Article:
Rusty’s coyote encounter was in the spring and Sydney’s was in late summer. Both were during the day, which caught Ms. Meyers off guard because her research showed that coyotes are most likely to hunt at dawn and dusk.

While the dachshund incidents were in a rural setting, Deborah Miller-Gurchak, who lives in a suburban Peters neighborhood, has seen two coyotes regularly in her yard and driveway.

“One ran right at me. It was frightening,” she said. “I’ve seen them very close to the house, staring at the windows.”

Ms. Miller-Gurchak has changed the way she cares for her four Shetland sheepdogs, each weighing 20-35 pounds. They’re never unattended in the yard. A professional dog trainer, she advises friends and clients to adopt the same policy.

Her family and neighbors scare coyotes away from their houses with loud noises such as those made by fog horns and by banging pots and pans together.

Coyotes are thought to be in every county in Pennsylvania, according to the game commission, including cities and densely populated suburbs.

In southwest Pennsylvania, there are occasional reports of coyotes killing small calves and young lambs, but Mr. Fazi says his office has no reports of pets being killed. However, as Ms. Meyers noted, there is no central reporting center that collects data on pets that are chased, attacked, injured or killed.

In Pennsylvania, coyotes can be hunted and trapped all year, but a state license is required to do so. Many local communities have laws that would prohibit discharging firearms.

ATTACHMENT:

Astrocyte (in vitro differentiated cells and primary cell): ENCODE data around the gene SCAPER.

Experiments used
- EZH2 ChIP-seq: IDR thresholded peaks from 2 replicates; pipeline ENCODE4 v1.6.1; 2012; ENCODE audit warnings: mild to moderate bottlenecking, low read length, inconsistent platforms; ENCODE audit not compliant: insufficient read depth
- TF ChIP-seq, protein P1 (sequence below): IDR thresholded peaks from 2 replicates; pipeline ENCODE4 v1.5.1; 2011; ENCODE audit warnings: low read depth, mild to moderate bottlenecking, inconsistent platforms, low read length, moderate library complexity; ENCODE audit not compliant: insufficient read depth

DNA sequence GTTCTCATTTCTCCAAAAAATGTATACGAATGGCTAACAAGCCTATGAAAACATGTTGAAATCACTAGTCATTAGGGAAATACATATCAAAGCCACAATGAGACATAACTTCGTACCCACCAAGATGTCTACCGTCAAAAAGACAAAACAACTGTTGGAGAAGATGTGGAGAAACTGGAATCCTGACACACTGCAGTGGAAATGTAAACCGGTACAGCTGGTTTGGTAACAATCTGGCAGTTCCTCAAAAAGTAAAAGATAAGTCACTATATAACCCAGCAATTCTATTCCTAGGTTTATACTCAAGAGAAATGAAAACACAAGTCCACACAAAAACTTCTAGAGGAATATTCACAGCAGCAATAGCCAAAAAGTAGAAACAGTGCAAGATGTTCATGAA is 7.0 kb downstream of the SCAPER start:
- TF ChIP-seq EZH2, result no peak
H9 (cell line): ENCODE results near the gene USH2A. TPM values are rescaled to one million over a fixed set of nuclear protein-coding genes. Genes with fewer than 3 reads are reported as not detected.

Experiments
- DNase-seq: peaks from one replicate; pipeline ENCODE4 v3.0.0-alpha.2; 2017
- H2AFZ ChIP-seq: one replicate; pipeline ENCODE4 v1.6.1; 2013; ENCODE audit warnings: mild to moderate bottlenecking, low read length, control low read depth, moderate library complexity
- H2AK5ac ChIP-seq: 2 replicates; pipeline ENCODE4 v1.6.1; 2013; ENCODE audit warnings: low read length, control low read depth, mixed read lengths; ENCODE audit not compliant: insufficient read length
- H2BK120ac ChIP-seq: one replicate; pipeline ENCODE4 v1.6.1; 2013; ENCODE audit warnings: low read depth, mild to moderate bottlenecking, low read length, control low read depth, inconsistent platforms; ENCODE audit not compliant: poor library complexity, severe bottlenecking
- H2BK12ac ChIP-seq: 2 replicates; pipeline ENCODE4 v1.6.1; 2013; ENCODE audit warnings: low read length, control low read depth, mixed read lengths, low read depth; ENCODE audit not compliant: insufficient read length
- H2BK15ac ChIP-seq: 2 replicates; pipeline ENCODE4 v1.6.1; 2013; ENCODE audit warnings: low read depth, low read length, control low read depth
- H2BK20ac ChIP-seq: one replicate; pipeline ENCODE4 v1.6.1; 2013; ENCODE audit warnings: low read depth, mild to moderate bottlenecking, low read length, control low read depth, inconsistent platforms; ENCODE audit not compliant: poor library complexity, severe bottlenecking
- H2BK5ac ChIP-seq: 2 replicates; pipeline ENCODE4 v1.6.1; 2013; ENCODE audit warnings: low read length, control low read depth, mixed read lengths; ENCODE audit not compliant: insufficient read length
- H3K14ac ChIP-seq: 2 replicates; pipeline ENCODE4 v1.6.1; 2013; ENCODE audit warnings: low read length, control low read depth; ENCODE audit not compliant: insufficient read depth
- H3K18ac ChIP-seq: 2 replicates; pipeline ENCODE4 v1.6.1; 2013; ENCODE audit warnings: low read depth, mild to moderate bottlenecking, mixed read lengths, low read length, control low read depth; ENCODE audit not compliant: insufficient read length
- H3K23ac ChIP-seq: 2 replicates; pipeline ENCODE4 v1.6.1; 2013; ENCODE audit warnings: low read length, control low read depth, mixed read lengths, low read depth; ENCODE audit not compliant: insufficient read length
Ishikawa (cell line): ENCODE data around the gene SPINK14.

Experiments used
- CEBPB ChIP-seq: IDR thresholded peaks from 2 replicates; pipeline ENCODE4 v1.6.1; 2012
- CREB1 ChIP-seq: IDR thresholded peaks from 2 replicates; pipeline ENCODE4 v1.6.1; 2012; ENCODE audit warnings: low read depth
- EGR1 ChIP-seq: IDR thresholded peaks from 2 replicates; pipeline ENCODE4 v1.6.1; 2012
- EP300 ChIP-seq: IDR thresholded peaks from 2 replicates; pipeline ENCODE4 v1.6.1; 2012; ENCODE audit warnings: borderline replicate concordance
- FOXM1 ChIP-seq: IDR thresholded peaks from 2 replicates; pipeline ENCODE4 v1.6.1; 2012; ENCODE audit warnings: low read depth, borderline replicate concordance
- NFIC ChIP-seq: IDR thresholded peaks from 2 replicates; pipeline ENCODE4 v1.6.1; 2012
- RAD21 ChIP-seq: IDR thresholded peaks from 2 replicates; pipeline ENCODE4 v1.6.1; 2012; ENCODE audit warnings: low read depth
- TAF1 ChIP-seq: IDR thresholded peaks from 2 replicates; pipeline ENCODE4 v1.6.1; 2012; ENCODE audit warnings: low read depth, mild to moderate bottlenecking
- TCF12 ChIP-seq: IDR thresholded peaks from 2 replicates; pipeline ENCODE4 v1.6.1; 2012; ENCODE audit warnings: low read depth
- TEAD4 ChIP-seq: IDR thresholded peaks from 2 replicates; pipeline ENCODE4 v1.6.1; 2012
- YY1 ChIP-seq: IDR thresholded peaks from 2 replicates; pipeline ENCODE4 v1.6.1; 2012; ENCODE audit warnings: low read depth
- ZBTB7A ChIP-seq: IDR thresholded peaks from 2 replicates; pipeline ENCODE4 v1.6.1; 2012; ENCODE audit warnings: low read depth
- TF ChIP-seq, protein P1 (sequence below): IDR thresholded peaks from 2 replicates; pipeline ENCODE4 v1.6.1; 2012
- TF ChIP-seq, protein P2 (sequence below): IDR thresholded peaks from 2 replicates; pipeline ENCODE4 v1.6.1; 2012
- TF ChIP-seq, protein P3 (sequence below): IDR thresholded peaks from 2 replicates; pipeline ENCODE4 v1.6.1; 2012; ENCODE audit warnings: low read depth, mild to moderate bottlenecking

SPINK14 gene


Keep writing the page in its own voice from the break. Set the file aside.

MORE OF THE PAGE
“Coyotes are smart and you really have to know your stuff” to shoot or trap one, Mr. Fazi said.
Deer and hawks also can pose dangers.

In the spring, does bed down their fawns and often leave them alone in yards for hours while they forage for food, said Paul D. Curtis, a wildlife biologist/ecologist and professor at Cornell University in Ithaca, N.Y.

“Last summer I had a fawn 15 feet from my door,” he said.

Several years ago, three dogs were chased and kicked or stomped by does in the Bethel Park and Mt. Lebanon areas, according to the emergency room staff at VCA Castle Shannon Animal Hospital.

In January, a 4-pound Yorkshire terrier in its backyard was picked up by a red-tailed hawk. When the owner screamed, the hawk dropped the dog some 15 feet to the ground. 

Does sometimes attack dogs that they think are threatening their fawns, Mr. Curtis said.

Deer running through windows are another matter. They’re usually bucks, Mr. Curtis said. “We think they see their reflection, think it’s another buck, so they attack.” Sometimes they’re just confused, like a buck that recently wandered close to a building on the Cornell University campus in Ithaca, N.Y.

“It ran into a bunch of people and it turned and bolted,” Mr. Curtis said. “Their eyesight isn’t that good and it ran through a window.”

It happens once or twice a year, on the campus that is home to about 100 wild deer. Mr. Curtis is called because he has a rifle with tranquilizer darts and he knows how to use them.

What deer leave behind also can be a hazard. Feces is smelly and is an unattractive nuisance, but whether it is harmful if eaten by dogs and other pets remains to be determined. Justin Brown, who has a doctorate in veterinary pathology, said more research is needed. Mr. Brown is a wildlife veterinarian for the state game commission’s Bureau of Wildlife Management.

Deer and other wildlife often have intestinal parasites or what some would call “worms.” The worms and their larvae can be excreted in feces, but dogs, cats and people will not get worms from the feces of deer and other wildlife, he said. 

Another common summer concern is rabies.

The Allegheny County Health Department tested 819 dead animals for rabies in 2014 and found 14 that had the disease.  Of the 217 animals checked for rabies so far this year, three tested positive, said Sharon Silvestri, chief of the health department’s infectious disease program.

It “varies widely” whether local police departments or animal control agencies are willing and able to help with a potentially rabid animal, she said, especially if the animal is alive and acting aggressively.

Linda Wilson Fuoco is  the Post-Gazette’s Pet Tales columnist. or 412-263-1953.